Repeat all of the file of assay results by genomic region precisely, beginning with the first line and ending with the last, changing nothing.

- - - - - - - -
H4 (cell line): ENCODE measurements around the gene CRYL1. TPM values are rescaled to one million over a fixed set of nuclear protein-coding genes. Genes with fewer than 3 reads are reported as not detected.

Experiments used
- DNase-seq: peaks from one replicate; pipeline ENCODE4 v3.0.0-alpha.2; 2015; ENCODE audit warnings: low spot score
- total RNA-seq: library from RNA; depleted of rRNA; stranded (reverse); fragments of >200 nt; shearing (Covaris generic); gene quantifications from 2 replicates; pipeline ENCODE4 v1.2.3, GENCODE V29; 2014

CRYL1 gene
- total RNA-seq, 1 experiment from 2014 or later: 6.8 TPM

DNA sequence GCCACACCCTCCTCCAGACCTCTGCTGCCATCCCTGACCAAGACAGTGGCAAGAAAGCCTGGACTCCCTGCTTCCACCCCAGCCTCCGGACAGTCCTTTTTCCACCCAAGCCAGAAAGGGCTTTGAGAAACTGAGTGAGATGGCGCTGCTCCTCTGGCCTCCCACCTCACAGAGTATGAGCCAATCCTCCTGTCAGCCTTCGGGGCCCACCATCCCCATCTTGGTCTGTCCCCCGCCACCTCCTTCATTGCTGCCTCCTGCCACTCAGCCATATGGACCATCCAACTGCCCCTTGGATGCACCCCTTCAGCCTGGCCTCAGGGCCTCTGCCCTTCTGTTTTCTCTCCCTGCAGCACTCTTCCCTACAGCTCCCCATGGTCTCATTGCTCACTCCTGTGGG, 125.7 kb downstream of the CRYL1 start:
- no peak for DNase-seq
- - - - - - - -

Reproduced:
H4 (cell line): ENCODE measurements around the gene CRYL1. TPM values are rescaled to one million over a fixed set of nuclear protein-coding genes. Genes with fewer than 3 reads are reported as not detected.

Experiments used
- DNase-seq: peaks from one replicate; pipeline ENCODE4 v3.0.0-alpha.2; 2015; ENCODE audit warnings: low spot score
- total RNA-seq: library from RNA; depleted of rRNA; stranded (reverse); fragments of >200 nt; shearing (Covaris generic); gene quantifications from 2 replicates; pipeline ENCODE4 v1.2.3, GENCODE V29; 2014

CRYL1 gene
- total RNA-seq, 1 experiment from 2014 or later: 6.8 TPM

DNA sequence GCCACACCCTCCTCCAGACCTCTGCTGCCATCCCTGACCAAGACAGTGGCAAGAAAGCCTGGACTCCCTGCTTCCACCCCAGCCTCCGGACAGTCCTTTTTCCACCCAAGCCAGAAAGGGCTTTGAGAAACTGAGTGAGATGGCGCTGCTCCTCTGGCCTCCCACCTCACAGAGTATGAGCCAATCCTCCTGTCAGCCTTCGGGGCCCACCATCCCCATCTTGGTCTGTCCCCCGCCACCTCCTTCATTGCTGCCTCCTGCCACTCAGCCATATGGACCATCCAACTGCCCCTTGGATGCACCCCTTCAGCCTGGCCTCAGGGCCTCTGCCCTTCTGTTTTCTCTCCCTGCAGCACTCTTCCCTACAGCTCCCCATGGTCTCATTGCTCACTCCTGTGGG, 125.7 kb downstream of the CRYL1 start:
- no peak for DNase-seq